Unmask Parasites - Check your web pages for hidden links, iframes, malicious scripts, unauthorized redirects and other signs of security problems.
Loading site search ...

Millions of Website Passwords Stored in Plain Text in Plesk Panel

   26 Jun 12   Filed in General, Hosting+Security

After the theft of LinkedIn user database, there was a lot of buzz about how unthoughtful it was to store passwords as unsalted SHA-1 hashes.

What can be even worse is storing user passwords in plain text.

Brian Kreb was recently shocked when his hosting provider sent him his password in plain text. He wrote a post about it and made a conclusion that it is quite a common practice among hosting providers and that “naming and shaming may be the only way to change” it.

But why do hosting providers save passwords in plain text? Maybe because most of them don’t invent anything and just rely on web hosting automation programs?

Enter Parallels Plesk Panel.

They advertise themselves as “the most widely used hosting control panel solution. With more than 250,000 Windows and Linux servers deployed, Parallels Plesk Panel is the preferred choice for hosting service providers, web designers, and website owners.” They also advertize top-notch security that “protects personal data and websites“.

Plain text passwords

But what about the Plesk security in real world? Can we call it “top-notch” if I tell you that Plesk stores passwords in plain text?!

Update: Since version 11 Plesk doesn’t store passwords in plain text. Unfortunately, there are still many servers that use older versions of Plesk. You can still find many servers with Plesk 8.x.

Here are the proofs:

“The problem is, that every password is stored as plain text!!! I mean every password including the plesk, mail and ftp/ssh!”

“…And unfortunately all Passwords in Plesk are stored in plain text!! Take a look in database ‘psa’ at table ‘accounts’ (and better sit down before doing that!).”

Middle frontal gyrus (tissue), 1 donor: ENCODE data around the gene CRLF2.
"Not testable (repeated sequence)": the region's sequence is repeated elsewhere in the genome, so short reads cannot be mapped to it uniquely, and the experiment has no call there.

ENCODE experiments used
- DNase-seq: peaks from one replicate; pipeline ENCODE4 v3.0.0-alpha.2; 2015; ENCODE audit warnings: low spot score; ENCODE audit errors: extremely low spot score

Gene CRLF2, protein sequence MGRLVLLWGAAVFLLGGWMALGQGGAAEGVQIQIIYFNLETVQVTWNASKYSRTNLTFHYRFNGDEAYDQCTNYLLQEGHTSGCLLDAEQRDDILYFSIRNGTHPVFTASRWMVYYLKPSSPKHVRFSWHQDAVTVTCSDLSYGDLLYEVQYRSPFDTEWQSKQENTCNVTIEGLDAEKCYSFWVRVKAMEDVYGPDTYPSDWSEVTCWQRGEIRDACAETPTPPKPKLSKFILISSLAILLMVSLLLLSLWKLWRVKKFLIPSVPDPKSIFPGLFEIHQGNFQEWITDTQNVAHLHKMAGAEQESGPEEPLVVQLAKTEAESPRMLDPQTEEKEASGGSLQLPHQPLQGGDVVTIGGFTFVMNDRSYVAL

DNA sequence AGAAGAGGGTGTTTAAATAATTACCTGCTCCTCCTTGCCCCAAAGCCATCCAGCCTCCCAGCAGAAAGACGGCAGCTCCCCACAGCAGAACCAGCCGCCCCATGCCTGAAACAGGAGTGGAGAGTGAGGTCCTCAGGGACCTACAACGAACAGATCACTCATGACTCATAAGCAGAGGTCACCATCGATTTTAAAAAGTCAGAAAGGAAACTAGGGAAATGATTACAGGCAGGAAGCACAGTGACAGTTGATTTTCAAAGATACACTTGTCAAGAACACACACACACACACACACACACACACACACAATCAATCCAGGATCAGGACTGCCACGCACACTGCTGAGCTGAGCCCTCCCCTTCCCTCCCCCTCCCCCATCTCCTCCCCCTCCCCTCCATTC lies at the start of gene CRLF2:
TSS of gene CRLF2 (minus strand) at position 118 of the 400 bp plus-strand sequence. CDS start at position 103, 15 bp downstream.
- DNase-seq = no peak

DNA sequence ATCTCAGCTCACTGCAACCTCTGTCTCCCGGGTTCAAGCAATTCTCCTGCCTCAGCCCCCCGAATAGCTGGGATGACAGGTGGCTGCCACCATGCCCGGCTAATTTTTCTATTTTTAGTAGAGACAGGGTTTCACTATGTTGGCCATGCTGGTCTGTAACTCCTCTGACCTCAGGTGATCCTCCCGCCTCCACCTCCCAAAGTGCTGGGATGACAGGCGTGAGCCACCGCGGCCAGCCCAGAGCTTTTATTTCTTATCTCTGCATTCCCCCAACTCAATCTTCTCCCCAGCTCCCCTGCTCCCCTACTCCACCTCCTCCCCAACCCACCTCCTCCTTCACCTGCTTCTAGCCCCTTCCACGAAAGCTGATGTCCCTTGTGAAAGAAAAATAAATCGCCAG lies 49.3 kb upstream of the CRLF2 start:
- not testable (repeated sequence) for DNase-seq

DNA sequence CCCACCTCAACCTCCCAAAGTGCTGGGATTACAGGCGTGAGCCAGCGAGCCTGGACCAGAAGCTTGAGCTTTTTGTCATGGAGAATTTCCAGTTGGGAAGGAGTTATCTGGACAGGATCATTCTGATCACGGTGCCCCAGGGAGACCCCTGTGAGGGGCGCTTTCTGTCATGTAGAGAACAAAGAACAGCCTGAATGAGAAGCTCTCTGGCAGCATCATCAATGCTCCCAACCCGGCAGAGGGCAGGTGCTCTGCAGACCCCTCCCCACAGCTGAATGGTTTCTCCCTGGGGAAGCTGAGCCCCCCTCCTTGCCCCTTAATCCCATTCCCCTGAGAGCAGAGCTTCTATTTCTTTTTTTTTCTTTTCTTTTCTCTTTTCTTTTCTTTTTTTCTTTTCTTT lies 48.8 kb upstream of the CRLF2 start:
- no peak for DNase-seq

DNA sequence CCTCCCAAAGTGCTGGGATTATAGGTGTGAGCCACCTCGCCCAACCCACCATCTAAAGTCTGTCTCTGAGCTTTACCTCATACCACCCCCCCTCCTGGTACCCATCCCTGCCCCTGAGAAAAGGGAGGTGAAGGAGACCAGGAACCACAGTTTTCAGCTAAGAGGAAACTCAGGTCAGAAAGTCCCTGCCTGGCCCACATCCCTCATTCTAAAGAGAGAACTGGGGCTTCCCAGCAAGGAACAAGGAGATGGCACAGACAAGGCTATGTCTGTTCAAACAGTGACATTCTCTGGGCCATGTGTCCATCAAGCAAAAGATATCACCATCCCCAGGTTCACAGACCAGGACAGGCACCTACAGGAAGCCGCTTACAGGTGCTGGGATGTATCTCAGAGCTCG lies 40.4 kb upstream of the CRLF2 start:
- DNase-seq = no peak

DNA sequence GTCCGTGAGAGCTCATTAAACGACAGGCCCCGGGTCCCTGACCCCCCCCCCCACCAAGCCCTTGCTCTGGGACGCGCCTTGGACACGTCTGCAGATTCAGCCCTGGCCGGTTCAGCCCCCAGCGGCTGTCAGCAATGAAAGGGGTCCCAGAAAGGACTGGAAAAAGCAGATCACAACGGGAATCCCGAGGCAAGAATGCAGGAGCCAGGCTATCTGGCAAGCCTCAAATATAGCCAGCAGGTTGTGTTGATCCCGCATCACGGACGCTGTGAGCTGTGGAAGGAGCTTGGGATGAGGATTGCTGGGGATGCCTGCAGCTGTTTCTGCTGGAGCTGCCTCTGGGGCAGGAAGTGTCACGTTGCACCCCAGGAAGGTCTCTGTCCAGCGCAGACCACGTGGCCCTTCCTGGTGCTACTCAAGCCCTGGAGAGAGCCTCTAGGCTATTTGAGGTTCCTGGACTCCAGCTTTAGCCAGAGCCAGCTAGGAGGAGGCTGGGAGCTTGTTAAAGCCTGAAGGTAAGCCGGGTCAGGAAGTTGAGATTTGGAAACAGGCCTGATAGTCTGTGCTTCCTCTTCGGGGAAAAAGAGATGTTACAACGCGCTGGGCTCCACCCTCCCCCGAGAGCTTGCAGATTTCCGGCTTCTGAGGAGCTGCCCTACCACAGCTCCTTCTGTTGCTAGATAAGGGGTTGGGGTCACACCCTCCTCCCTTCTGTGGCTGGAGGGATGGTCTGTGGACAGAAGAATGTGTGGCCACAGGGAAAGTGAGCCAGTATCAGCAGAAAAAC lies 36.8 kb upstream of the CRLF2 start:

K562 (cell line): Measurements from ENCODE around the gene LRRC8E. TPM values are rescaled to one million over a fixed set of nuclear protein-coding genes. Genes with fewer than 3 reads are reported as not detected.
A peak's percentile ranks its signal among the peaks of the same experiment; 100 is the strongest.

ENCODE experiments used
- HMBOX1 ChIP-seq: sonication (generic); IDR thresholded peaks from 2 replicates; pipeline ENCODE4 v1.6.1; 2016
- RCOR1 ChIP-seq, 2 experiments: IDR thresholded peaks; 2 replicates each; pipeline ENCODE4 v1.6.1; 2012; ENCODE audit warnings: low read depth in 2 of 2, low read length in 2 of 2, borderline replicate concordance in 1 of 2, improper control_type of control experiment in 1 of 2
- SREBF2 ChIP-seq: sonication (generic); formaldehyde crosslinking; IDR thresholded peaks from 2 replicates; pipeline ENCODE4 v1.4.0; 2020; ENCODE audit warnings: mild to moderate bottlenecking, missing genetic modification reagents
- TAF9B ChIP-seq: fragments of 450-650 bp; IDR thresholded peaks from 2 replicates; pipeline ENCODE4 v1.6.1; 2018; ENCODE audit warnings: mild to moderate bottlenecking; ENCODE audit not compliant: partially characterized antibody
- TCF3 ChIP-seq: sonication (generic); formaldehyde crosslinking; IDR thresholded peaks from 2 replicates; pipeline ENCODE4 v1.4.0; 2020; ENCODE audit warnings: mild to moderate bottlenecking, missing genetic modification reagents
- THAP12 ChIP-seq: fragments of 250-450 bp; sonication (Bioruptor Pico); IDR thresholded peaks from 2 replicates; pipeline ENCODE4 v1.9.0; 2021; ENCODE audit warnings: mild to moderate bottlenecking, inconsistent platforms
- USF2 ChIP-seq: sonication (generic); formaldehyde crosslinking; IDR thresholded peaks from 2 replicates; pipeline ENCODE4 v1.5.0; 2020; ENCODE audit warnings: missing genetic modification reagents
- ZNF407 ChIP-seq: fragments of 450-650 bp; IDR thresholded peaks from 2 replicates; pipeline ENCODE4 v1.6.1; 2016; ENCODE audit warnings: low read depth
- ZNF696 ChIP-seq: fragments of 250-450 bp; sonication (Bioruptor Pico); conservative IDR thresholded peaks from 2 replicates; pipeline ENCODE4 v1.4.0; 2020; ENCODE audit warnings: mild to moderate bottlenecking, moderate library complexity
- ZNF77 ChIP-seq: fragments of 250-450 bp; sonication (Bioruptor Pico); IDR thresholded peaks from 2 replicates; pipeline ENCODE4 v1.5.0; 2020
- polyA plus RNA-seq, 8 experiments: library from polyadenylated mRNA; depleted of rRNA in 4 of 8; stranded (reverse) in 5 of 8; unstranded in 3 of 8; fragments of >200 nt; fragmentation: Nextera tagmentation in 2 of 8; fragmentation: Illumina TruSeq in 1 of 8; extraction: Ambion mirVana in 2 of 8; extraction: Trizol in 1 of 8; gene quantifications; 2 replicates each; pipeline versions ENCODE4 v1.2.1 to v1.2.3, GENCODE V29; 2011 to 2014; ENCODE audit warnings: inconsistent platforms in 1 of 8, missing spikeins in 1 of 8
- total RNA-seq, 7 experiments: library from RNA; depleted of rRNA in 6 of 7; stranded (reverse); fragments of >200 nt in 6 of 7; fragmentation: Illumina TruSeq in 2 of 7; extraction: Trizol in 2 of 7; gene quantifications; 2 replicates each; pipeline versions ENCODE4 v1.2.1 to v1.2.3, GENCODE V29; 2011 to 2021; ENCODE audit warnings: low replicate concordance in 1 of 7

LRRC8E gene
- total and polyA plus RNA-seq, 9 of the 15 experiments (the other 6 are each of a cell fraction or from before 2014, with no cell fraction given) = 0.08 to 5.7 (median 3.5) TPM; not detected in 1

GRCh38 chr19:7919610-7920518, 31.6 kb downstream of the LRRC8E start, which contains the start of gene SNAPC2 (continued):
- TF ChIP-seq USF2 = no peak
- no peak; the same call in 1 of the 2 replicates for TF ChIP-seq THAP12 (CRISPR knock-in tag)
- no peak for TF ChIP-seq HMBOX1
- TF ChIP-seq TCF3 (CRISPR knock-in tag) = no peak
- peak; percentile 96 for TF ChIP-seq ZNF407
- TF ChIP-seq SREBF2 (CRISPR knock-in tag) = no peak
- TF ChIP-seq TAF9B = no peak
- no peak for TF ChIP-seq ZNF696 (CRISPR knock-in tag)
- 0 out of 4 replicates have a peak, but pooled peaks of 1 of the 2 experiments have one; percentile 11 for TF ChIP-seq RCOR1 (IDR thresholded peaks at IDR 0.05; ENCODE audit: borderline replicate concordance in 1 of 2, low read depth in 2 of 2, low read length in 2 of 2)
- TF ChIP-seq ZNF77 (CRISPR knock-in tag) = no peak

And in older versions (many servers still use them) they didn’t encrypt Plesk admin passwords either

less /etc/psa/.psa.shadow
The password will be displayed in plain text.

What’s the problem?

But maybe is not such a big issue? After all, with proper permissions, only server admins have access to the passwords and server admins should have full access to every part of servers anyway.

That’s not so simple:

  1. Admins don’t need passwords to access sites of their clients. And they should not see their passwords. It’s a privacy thing. Some clients may use the same username/password combinations on other sites (Facebook, Gmail, PayPal, their banks, etc. – I know, it’s stupid to use the same passwords everywhere but still is a common practice) and server admins can easily abuse this information (especially given the amount of information they already know about their clients anyway: real names, addresses, phone numbers, etc.)
  2. Server admins can be target of spear-phishing and malware attacks that steal passwords. Once attackers obtain Plesk admin credentials they can easily get passwords of all server accounts.
  3. And don’t forget about bugs and security holes that can expose stored passwords or provide admin access to people without proper authorization.

Attacks in the wild

In case of Plesk, there are really such vulnerabilities and there are attacks in the wild that exploit those vulnerabilities.

February-March 2012: attackers gained admin access to Plesk servers and planted some backdoors. The user database seems be stolen too.

June 2012: hackers use stolen Plesk credentials to inject malicious code into legitimate websites.

Remember, Parallels bragged about 250,000 servers with installed Plesk Panel. That’s many millions of individual websites and millions of user accounts. Sounds like a good target for attacks.

Back to the Brian’s post I mentioned in the beginning — instead of naming and shaming individual hosting companies, we can name and shame software that they use. But if you are concerned about individual hosting providers, you can simply check if they use Plesk.

I have a few questions to my blog readers:

  • Do you think it’s OK that your hosting provider or your service provider stores your passwords in plain text?
  • How many of you have sites on servers with Plesk Panel? Did you know that your passwords are stored in plain text?
  • What can you say about other web hosting automation programs, e.g. CPanel? Do they store hashes or real passwords?
  • Is the latest version (11) of Plesk Panel still stores passwords in plain text? (They advertise “improved security” but who knows what this really means.) – Update: Brian (Parallels) says that Plesk 11 no loger stores passwords in plain text. Great!

Related posts:

Reader's Comments (16)

  1. |

    As of Plesk 11, no passwords are stored in plain text. Depending on the type of password, it is either one-way hashed or encrypted, each with a unique per-server salt or encryption key.

    • |

      Good to hear that, Brian. Any link to a documentation?

      By the way, do you have some estimation on the number of servers that still use older Plesk versions? <11

    • |

      We already swapped over to PLESK 11 immediately and deployed new servers – moving all clients over to them progressively and gracefully.